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Ultrasound for your heart?
Old 03-16-2010, 11:53 AM   #1
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Ultrasound for your heart?

Other than an EKG for your heart, is it necessary to also undergo an ultrasound exam just in case? I'd like not to do anything unnecessary, frankly.

No, no physician has suggested this for me, but I do have a mild mitral valve problem (heart murmur), don't want to have a stroke like my mother has before (okay, she was 86 to be fair) and just thought I had better ask. That seems to be my only "health issue" (if you want to consider it one).

Mom also had a heart murmur, so is this inherited? Poor thing..she's only made it to 91 so far with the heart murmur, too, been ridiculously healthy all her life and still here...but still thought I'd ask.

By the way, the WSJ had an article (3/15/10 "Abbott Heart Device Gains" in Corporate News p. B3) very recently on some new device for those with mitral valve problems that just came out. Science to the rescue for those with real problems with their mitral valves! Should we all say, "God bless all those science geeks in high school?" Yup...looks like we should.
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Old 03-16-2010, 01:40 PM   #2
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Ultrasound for the heart is usually done in concert with a stress test (stress echo). US has gotten more and more informative - 3-D rendering and color coded movement via Doppler, i.e. the clinician can watch the blood move through the chambers as well as the valves, do volumetric calculations and EKG/pulse determinations. They can see the valves open and close and determine if they are leaky. US is also less invasive than any of the other imaging modalities. Additionally, US so far hasn't got any issues like the radiative imaging modalities (lifetime accumulation max limits of radiation). Other type of US is trans-esophageal echo (TEE) - an US probe is inserted through your esophagus with the resulting US transmitting/receiving end of the probe showing US of the 'back-side' of the heart. This is usually done during heart surgery and by anesthesiologists (and under anesthesiology) to verify the heart function or functionality/physiology that the heart surgeon was supposed to fix.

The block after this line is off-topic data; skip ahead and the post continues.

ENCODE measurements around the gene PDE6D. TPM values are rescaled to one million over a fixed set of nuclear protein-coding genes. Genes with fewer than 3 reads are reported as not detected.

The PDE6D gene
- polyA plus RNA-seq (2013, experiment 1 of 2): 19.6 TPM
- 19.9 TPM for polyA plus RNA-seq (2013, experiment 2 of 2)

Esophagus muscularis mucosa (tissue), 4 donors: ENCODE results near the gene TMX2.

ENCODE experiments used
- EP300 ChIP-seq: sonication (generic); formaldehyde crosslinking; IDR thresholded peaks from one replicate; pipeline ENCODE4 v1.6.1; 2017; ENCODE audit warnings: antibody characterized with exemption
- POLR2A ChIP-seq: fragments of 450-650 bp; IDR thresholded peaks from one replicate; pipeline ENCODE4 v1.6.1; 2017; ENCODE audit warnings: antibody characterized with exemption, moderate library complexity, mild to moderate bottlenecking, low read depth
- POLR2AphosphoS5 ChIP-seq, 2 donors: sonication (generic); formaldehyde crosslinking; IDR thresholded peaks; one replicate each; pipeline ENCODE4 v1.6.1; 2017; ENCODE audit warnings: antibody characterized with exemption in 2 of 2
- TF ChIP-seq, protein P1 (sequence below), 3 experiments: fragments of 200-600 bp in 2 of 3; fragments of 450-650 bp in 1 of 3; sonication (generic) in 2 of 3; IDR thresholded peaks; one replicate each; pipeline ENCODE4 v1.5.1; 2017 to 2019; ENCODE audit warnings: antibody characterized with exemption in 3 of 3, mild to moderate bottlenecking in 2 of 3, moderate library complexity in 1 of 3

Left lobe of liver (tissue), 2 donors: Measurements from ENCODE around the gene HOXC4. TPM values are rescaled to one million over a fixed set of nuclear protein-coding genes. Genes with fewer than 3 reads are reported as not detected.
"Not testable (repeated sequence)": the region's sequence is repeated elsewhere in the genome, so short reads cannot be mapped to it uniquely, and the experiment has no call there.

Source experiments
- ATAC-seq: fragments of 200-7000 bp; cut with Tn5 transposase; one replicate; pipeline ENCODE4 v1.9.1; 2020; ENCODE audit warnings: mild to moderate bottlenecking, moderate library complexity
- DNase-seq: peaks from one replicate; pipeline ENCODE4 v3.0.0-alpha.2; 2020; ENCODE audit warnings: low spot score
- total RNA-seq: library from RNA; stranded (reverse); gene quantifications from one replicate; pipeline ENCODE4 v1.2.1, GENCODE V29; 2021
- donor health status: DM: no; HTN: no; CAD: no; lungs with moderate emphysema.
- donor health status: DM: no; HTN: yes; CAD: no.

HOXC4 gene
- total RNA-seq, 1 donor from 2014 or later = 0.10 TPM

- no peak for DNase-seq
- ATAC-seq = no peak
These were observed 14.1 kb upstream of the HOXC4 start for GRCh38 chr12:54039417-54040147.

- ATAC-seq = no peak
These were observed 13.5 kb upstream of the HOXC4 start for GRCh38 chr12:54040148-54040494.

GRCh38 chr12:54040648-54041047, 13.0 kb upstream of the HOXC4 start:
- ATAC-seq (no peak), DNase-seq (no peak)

If your MD hasn't prescribed it, I wouldn't worry about it unless you really feel like you need it. TEE would not be prescribed unless you were in surgery.
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Old 03-16-2010, 01:56 PM   #3
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Is this the new device you are thinking of? My gal sent me this link:
AP News: Study: Mini clip is safer than heart-valve surgery

Think mitral valve prolapse is present in something like 10% of the population. Till now, options include watch and see, repair, and replacement with either plastic or pig valve. Replacement with plastic means drugs for the rest of your life, pig means another operation in ~10 years. If you can wait and see technology may just come up with something newer and better. Maybe like this clip. I'm holding out for the nanobot repaircritters in pill form.
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Old 03-16-2010, 02:52 PM   #4
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Deserat said it pretty well. I'll mention that I've only had it done in conjunction with a stress test once. But I'm special.
The test gives the doc a lot of info. I have had ultrasounds done on my heart for many years with no ill effects, including the TEE. If the doc says do it, I'd follow through on their advice. They are paid to be the experts!
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Old 03-16-2010, 02:53 PM   #5
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Quote:
Originally Posted by deserat View Post
Other type of US is trans-esophageal echo (TEE) - an US probe is inserted through your esophagus with the resulting US transmitting/receiving end of the probe showing US of the 'back-side' of the heart.
Not a very pleasant experience for sure... even though it is done under general anesthetics. Didn't like that at all.
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Old 03-16-2010, 04:16 PM   #6
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Not a very pleasant experience for sure... even though it is done under general anesthetics. Didn't like that at all.
Really? They had me under. I have no recollection beyond: KEIM we are going to give you something to hel...
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Old 03-16-2010, 04:21 PM   #7
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somewhere in between here - a calming iv, an anesthetic syrup poured in the back of my throat, a bit of Versed.... remember a little and a small struggle/gag i was trying to supress, but not much more. Thank heavens.
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Old 03-16-2010, 04:30 PM   #8
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I remember the syrup. Tasted horrible!
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Old 03-16-2010, 04:42 PM   #9
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Oh! I was awake through the whole thing. After it was over and they were wheeling me out of the room to Recovery, the nurse asked if I remembered what happened. I said, "Yes." She asked me to describe it and I started and then said, "No, I can't." It was like when you awaken from a dream and remember it vividly and then seconds later can't recall a thing. All I remember is I didn't want to do it again... ever.
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Old 03-16-2010, 04:58 PM   #10
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Sounds like one of the drugs didn't do its job, RonBoyd. Glad that wasn't my experience.
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